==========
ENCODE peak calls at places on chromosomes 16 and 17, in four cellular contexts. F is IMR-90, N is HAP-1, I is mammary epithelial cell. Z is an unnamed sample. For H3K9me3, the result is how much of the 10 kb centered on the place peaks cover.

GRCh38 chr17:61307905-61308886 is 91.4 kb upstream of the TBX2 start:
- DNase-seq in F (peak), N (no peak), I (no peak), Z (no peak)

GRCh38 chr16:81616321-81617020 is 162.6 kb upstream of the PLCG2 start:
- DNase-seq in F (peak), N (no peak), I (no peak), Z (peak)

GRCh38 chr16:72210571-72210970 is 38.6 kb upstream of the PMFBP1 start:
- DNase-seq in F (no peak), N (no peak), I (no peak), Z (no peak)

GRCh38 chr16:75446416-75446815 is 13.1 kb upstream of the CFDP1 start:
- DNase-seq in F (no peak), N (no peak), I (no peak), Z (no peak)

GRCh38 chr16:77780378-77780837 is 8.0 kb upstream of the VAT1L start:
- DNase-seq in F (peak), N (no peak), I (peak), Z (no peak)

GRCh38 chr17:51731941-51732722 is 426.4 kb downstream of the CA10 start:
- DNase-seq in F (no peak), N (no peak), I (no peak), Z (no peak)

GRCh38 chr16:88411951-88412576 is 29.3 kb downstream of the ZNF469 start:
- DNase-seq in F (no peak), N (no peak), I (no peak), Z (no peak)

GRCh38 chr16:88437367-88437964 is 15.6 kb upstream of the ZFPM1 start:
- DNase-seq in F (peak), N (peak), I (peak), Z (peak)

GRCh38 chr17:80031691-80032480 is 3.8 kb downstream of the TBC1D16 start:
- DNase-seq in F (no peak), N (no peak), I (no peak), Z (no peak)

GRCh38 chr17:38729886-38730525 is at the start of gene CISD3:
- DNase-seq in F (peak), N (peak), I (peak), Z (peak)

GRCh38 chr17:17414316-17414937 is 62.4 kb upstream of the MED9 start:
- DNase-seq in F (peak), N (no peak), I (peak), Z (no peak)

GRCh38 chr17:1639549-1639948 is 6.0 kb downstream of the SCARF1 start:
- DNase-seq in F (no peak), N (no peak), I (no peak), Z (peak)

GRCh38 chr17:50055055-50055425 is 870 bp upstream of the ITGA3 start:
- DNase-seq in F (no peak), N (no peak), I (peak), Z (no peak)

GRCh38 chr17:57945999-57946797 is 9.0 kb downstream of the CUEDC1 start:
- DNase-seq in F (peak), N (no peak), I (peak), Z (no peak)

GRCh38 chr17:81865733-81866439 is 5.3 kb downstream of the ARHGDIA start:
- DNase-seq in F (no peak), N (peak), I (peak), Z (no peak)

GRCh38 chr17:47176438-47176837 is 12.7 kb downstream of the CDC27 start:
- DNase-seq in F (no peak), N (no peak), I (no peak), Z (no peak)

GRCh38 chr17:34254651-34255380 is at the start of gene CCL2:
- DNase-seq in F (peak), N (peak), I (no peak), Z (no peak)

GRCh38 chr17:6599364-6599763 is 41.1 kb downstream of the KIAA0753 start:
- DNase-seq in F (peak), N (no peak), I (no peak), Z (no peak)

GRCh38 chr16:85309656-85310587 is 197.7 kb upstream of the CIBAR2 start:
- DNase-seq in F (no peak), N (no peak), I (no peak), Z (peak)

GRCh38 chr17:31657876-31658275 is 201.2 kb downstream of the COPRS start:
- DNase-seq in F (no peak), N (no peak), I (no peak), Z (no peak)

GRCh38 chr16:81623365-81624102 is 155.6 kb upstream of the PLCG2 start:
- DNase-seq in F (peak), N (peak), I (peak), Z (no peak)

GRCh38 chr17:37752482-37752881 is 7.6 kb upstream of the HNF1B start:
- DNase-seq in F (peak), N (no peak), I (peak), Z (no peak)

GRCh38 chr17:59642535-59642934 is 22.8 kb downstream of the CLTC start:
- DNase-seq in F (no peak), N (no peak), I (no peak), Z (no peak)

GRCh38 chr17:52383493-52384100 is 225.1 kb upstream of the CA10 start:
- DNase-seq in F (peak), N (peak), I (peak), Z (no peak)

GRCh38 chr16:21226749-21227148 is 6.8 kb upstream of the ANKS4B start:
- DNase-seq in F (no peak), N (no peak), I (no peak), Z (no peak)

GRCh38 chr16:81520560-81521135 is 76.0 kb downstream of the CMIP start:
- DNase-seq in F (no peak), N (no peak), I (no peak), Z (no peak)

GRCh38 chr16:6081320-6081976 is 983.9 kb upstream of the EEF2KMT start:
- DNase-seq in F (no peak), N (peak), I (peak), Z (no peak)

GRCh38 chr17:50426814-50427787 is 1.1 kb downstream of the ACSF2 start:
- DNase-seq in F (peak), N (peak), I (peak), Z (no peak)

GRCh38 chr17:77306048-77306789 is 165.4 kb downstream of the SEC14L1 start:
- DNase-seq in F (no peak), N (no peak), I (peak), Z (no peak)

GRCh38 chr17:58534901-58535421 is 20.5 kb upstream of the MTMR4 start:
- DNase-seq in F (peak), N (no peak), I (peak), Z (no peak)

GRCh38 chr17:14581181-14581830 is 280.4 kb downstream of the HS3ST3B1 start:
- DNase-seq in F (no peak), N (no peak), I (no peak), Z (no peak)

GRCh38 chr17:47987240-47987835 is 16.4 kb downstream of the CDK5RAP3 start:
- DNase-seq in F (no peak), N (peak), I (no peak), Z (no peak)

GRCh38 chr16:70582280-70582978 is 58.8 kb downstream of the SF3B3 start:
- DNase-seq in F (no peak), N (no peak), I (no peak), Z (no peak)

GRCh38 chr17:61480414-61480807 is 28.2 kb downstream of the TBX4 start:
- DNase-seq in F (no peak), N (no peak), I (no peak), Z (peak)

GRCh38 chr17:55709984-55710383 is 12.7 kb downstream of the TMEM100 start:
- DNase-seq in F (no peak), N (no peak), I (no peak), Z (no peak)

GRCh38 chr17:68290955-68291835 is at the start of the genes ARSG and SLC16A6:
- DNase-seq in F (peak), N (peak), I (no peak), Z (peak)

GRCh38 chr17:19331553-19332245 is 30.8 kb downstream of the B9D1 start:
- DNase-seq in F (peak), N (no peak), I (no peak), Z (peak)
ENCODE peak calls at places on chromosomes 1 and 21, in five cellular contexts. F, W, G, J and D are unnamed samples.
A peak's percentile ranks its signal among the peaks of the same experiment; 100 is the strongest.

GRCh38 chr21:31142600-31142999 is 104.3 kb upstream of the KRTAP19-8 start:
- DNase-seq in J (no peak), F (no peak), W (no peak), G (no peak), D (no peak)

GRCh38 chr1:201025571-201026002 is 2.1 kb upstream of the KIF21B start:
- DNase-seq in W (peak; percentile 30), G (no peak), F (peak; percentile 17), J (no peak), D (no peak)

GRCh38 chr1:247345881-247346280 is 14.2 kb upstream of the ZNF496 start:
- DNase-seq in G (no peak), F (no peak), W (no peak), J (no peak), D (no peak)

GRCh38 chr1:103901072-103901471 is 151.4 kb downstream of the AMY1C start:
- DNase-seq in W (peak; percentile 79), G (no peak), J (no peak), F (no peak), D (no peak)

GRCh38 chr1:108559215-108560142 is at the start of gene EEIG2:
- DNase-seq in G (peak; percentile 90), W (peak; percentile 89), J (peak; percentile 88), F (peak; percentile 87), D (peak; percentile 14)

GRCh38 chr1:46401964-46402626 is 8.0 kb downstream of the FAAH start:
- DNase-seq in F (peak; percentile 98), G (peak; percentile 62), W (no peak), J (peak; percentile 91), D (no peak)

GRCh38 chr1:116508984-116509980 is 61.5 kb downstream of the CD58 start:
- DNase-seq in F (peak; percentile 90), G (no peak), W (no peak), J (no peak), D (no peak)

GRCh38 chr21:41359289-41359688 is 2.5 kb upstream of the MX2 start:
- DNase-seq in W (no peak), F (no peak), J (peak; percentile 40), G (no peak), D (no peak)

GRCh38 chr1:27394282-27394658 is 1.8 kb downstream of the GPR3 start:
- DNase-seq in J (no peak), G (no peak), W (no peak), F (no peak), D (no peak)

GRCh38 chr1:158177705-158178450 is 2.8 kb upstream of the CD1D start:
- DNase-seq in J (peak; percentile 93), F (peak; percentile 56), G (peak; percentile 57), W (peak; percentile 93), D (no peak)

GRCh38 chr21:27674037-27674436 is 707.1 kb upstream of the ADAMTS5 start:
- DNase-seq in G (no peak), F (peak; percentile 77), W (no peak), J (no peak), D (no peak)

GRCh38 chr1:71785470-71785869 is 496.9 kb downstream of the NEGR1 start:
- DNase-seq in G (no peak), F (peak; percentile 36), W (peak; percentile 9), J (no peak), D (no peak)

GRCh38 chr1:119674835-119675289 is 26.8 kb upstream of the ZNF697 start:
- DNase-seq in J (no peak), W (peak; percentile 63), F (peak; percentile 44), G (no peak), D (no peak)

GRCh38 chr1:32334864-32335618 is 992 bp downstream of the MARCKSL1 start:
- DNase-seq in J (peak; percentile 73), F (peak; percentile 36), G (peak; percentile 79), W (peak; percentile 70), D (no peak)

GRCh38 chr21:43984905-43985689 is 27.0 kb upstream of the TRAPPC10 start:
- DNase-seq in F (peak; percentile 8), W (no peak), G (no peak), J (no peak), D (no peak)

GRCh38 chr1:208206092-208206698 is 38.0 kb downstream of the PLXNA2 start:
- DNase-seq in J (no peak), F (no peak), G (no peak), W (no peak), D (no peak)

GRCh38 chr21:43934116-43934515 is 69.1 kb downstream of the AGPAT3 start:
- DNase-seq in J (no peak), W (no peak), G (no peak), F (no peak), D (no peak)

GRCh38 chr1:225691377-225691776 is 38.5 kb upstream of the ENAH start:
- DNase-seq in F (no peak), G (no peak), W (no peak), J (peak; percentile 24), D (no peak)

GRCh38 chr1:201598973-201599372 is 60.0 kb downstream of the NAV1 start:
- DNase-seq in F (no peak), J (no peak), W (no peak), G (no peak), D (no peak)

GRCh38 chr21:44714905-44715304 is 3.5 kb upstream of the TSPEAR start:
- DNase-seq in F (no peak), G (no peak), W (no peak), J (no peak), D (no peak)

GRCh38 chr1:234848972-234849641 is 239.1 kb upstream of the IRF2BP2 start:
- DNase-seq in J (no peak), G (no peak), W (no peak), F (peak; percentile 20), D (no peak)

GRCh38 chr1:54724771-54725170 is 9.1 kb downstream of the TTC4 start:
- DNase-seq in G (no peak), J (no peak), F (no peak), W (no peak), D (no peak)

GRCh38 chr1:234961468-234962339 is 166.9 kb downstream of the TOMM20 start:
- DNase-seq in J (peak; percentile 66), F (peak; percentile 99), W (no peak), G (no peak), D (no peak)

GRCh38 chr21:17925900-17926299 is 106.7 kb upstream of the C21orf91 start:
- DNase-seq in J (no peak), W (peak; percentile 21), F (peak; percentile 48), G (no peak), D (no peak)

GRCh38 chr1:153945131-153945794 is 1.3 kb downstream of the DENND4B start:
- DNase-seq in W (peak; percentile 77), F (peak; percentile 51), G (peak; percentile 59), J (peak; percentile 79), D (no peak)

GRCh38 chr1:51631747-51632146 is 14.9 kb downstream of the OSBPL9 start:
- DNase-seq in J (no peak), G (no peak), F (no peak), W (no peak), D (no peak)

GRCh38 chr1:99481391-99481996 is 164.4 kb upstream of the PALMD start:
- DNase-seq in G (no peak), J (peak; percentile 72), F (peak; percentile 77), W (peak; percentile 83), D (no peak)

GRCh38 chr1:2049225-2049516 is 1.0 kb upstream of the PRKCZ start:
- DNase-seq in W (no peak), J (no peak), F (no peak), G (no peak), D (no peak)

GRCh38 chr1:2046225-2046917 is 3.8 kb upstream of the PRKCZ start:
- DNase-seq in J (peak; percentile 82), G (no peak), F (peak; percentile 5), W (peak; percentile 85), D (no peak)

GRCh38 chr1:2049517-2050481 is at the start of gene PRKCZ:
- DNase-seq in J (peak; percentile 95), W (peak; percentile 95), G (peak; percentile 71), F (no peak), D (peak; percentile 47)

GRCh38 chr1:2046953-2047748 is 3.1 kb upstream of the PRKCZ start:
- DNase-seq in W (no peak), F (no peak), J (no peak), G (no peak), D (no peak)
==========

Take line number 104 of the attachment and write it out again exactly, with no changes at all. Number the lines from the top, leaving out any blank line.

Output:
GRCh38 chr1:32334864-32335618 is 992 bp downstream of the MARCKSL1 start: